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Tornadoes are Water? Who knew?

Tornadoes are Water? Who knew?
Photo: Mike Hollingshead

I have had a life-long fascination with tornadoes. Forgetting for a moment the absolutely devastating effect they have on life, limb and property, I think they are amaaaaazing. Just recently I tried my second ditch attempt with loved ones about my burial service and what I’d like. It bombed almost as badly as the first ditch attempt.

In a previous blog about dams, I mentioned 007.  It is precisely because of one of his movies that my aversion for cremation set me on the alternative path of how my earthly remains are to be disposed of. Don’t blame me, blame 007!

The first idea involved a leaky wooden boat, bows and arrows, a beach, sea and fire. The second idea is some brave person travels with me to Kansas in tornado season; drives me as close as dammit to a raging tornado and leaves me there. This will then fulfil my dream (hopefully) of me finally being able to see the inside of the funnel. I would imagine that if I am in the correct path and I am swept up, I’ll probably only have seconds (if that) to have a look see – after that I’ll be toast.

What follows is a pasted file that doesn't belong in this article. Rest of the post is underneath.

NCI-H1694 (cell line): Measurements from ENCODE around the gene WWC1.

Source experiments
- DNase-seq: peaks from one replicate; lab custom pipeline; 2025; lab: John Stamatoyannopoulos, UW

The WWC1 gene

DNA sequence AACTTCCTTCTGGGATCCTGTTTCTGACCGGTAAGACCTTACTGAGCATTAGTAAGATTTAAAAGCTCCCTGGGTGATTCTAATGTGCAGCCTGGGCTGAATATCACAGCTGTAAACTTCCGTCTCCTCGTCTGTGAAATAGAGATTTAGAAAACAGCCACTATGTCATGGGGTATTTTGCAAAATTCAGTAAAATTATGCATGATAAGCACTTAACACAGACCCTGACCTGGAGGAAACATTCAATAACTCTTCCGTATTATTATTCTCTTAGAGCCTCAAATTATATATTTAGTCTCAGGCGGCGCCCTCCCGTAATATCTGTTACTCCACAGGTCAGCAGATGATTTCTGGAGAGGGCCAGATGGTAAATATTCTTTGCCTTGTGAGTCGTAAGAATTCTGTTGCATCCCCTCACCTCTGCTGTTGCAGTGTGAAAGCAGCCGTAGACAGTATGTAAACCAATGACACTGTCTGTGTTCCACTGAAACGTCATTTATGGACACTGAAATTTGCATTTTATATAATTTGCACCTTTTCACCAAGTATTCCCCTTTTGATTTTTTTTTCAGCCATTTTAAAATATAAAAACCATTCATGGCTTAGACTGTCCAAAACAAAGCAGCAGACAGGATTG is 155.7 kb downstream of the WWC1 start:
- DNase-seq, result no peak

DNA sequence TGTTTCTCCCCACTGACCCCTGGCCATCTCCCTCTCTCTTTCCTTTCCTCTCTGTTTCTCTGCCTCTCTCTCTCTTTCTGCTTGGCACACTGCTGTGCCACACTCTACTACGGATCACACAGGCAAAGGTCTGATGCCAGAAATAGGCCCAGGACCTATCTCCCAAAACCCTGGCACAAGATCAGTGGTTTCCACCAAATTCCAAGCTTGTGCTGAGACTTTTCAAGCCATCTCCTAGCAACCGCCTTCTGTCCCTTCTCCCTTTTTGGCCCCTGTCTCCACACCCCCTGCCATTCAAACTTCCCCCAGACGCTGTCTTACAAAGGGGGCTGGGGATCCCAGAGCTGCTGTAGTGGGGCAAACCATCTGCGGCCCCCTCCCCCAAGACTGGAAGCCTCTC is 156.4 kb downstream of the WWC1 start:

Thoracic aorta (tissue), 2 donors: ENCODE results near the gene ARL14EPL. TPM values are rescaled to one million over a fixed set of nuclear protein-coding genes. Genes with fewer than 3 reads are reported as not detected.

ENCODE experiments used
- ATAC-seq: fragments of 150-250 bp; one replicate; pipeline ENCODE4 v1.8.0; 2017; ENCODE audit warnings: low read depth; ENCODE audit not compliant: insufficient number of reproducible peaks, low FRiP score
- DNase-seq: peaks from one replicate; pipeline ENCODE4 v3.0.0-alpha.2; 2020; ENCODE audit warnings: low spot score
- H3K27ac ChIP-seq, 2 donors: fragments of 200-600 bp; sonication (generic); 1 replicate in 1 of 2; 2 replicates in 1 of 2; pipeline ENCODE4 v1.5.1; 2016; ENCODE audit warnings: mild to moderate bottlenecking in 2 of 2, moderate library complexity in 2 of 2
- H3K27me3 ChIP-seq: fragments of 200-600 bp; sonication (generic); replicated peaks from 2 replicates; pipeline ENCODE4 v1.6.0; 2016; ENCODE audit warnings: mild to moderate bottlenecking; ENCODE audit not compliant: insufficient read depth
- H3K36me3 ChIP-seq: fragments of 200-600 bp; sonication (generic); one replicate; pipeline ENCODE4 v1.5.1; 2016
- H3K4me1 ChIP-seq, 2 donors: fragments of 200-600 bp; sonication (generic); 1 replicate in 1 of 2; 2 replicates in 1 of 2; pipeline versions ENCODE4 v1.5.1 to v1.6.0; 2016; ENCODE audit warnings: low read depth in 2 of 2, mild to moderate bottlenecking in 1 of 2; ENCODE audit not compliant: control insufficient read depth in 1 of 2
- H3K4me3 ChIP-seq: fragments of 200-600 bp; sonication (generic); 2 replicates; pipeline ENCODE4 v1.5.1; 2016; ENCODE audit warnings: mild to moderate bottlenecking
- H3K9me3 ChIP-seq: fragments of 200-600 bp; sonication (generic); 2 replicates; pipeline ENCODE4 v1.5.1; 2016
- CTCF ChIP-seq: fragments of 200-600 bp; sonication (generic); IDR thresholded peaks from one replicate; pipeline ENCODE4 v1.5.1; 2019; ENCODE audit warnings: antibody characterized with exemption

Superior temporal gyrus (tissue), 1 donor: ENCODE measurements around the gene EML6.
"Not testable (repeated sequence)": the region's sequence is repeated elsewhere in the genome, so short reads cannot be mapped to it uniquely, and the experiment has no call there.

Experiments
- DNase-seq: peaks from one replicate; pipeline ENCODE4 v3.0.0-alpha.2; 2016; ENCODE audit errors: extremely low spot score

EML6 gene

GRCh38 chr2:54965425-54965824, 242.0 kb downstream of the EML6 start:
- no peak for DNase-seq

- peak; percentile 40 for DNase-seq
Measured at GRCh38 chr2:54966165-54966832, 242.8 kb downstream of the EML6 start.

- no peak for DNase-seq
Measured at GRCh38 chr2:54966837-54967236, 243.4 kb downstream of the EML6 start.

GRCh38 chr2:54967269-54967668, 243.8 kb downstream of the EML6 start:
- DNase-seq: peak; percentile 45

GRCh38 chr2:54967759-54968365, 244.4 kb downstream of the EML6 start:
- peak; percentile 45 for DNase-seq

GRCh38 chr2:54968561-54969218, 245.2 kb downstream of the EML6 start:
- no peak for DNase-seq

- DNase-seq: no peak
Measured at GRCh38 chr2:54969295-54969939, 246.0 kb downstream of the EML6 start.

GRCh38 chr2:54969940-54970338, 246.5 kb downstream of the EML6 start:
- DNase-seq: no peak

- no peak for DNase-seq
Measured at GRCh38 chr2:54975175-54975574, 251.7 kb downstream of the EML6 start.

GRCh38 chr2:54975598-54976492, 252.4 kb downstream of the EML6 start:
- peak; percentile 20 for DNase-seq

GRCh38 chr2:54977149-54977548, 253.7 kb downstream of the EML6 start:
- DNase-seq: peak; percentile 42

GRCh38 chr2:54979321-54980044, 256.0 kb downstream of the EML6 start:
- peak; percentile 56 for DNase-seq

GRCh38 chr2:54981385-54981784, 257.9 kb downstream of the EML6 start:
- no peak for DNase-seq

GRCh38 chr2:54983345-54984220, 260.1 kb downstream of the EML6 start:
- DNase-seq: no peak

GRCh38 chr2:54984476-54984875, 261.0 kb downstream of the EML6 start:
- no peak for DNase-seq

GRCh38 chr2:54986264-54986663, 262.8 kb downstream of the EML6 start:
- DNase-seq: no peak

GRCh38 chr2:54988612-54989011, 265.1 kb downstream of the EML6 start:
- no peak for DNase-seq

Anyhow, as it happens no-one I know is too keen on this idea either. Perhaps I can speak nicely to the storm chasers when the time comes.

What are tornadoes you ask?

Tornadoes are rotating columns of air formed in intense thunderstorms. If the vortex extends from the cloud all the way to the ground, then it’s officially a tornado. The funnel cloud is an actual cloud; the low pressure causes the air to expand and cool below the dew point. However, a tornado can exist without a funnel cloud; if the air is dry enough, the only visible sign of a tornado might be a small dimple in the base of the parent cloud. The lower part of a tornado funnel can also consist of dust and debris blown up from the ground.

The dew point in case you were wondering is the temperature below which the water vapour in air at constant barometric pressure condenses into liquid water at the same rate at which it evaporates. The condensed water is called dew when it forms on a solid surface. Now you know.

To think that little ol’ innocent dew could be responsible for such wracking ruin is quite something.

So as if it’s not bad enough to be rejected outright by the loved ones, I was told at the office that no-one’s prepared to participate in my storm chasing demise.

But then, that might be based on my mentioning that I’d like to use our Orio Water Cooler as a tornado test dummy. It might have been, can’t be sure.



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